May 20, 2013
President of the CDPF Ms Zhang Haidi
No.186 Xizhimen Nanxiaojie
Beijing, China, 100034
Via e-mail: email@example.com
Dear Ms Zhang Haidi:
Human Rights Watch is an independent international organization that monitors human rights in more than 80 countries around the world. We are currently preparing a report on the education of children and young people with disabilities, with a focus on investigating the extent to which the Chinese government has fulfilled its international obligations under the Convention on the Rights of Persons with Disabilities to ensure an inclusive education system at all levels. China’s Compulsory Education Law stipulates that “all children” who have reached the age of six go to school while theLaw on the Protection of Disabled Persons explicitly guarantees the right to education for people with disabilities and prohibits “discrimination on the basis of disability.”
We would appreciate your responses to the questions raised below, as well as any additional information you wish to provide us. Human Rights Watch strives to reflect all perspectives in our research and looks forward to your response. In light of our publishing schedule, we would be grateful to receive your response by June 10, sent to Sophie Richardson, China director, by email or by fax.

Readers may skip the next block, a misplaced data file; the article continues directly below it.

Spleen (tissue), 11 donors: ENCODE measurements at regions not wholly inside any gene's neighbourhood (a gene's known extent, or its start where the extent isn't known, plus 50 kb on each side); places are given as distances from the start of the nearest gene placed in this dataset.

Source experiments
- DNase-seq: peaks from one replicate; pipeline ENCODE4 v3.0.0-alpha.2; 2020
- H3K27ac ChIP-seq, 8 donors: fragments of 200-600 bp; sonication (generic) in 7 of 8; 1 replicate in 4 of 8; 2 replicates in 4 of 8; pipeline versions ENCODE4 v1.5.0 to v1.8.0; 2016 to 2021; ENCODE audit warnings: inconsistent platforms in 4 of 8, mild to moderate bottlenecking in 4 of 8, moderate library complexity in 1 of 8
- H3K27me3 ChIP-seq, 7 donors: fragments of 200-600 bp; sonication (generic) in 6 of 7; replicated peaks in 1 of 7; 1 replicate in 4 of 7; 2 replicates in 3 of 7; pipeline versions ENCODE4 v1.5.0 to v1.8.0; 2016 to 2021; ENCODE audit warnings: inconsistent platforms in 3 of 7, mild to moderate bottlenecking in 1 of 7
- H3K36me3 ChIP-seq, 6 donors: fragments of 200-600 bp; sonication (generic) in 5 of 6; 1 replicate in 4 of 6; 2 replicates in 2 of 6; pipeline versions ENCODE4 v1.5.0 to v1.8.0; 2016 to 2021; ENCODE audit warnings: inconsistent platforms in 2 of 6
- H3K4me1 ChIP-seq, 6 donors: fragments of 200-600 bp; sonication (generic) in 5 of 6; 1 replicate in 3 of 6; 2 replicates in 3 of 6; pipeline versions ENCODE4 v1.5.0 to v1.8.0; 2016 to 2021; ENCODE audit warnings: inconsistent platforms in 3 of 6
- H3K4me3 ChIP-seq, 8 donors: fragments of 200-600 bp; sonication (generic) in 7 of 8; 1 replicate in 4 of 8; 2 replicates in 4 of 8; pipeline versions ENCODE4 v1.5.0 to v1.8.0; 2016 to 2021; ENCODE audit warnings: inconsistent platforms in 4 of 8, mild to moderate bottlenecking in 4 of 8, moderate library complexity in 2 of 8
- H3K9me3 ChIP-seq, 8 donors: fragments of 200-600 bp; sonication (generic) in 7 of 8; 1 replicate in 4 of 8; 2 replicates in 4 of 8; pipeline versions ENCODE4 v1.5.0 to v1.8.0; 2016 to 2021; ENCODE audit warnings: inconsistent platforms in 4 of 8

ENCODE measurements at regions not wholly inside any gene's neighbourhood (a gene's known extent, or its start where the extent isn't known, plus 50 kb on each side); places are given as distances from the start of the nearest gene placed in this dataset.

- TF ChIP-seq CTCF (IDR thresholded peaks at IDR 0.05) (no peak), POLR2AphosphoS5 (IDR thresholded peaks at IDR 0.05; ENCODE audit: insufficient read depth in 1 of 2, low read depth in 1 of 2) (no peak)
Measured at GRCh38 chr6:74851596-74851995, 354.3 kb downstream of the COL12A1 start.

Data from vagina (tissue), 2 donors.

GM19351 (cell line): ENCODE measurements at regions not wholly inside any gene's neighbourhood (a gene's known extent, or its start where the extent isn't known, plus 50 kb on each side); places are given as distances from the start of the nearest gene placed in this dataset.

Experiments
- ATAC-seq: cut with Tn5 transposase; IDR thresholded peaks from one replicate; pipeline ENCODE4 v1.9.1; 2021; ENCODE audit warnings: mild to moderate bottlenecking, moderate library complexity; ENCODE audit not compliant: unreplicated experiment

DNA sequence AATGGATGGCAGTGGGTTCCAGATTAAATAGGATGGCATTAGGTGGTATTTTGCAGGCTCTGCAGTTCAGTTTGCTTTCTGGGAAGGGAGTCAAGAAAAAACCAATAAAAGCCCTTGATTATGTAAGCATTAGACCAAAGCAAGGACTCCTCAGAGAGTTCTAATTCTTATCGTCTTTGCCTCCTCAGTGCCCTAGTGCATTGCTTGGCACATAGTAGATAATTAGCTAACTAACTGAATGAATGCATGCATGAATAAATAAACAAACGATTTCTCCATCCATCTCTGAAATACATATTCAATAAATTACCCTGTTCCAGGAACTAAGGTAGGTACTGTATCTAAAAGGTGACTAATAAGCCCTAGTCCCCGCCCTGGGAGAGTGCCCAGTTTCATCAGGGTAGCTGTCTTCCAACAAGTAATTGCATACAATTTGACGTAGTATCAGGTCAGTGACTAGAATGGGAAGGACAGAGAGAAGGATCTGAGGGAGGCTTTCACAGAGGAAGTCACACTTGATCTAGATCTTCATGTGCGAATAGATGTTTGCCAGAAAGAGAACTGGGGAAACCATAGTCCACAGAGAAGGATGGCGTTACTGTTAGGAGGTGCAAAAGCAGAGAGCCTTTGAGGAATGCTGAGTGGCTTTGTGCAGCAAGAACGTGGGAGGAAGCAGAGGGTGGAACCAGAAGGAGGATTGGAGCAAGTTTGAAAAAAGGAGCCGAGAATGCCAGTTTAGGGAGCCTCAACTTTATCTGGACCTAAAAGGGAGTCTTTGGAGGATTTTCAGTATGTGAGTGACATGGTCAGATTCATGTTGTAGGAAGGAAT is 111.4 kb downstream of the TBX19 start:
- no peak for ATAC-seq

Thank you for your attention to this matter, and we look forward to hearing from you.
Human Rights Watch
- Is there standard guidelines issued by the CDPF to all staff regarding how they should help families with children with disabilities in accessing education? If so, what is the content of these guidelines? Are there guidelines to CDPF staff on what they should do when families with disabilities under their jurisdiction are denied enrollment, expelled, or refused reasonable accommodation in mainstream schools?
- Has the CDPF assisted individuals with disabilities who are denied access to higher education and to teachers’ qualifications as a result of their disabilities? Also, has the CDPF assisted individuals with disabilities who have their subject choices restricted in higher education as a result of disabilities? If so, could you share the details of the process and outcomes of such assistance?
- What kind of outreach programs do you currently have to families with children with disabilities? How do you ensure that you reach out to all families with children with disabilities? Do these programs aim to inform people about educational rights, including their rights to inclusive education and reasonable accommodation? How do you ensure that parents are informed about their educational options, including information (such as cost, enrollment procedures) about accessing special education schools?
- Once children with disabilities are issued disability cards, are there any follow-up outreach programs afterwards to ensure that they receive rehabilitation and educational support? What is the content of such support?